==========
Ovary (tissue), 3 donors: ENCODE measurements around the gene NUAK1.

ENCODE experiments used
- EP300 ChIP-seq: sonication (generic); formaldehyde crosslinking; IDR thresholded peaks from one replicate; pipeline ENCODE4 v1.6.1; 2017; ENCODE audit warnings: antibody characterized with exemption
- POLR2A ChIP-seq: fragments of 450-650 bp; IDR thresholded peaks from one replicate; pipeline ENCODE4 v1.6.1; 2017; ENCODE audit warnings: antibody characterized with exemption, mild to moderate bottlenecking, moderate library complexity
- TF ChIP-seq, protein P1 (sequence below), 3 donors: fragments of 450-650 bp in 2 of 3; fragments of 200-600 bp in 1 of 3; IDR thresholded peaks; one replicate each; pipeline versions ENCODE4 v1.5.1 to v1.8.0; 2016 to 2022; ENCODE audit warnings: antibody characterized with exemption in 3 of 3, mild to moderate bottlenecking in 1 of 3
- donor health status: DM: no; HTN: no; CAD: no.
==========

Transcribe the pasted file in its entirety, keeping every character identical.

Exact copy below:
Ovary (tissue), 3 donors: ENCODE measurements around the gene NUAK1.

ENCODE experiments used
- EP300 ChIP-seq: sonication (generic); formaldehyde crosslinking; IDR thresholded peaks from one replicate; pipeline ENCODE4 v1.6.1; 2017; ENCODE audit warnings: antibody characterized with exemption
- POLR2A ChIP-seq: fragments of 450-650 bp; IDR thresholded peaks from one replicate; pipeline ENCODE4 v1.6.1; 2017; ENCODE audit warnings: antibody characterized with exemption, mild to moderate bottlenecking, moderate library complexity
- TF ChIP-seq, protein P1 (sequence below), 3 donors: fragments of 450-650 bp in 2 of 3; fragments of 200-600 bp in 1 of 3; IDR thresholded peaks; one replicate each; pipeline versions ENCODE4 v1.5.1 to v1.8.0; 2016 to 2022; ENCODE audit warnings: antibody characterized with exemption in 3 of 3, mild to moderate bottlenecking in 1 of 3
- donor health status: DM: no; HTN: no; CAD: no.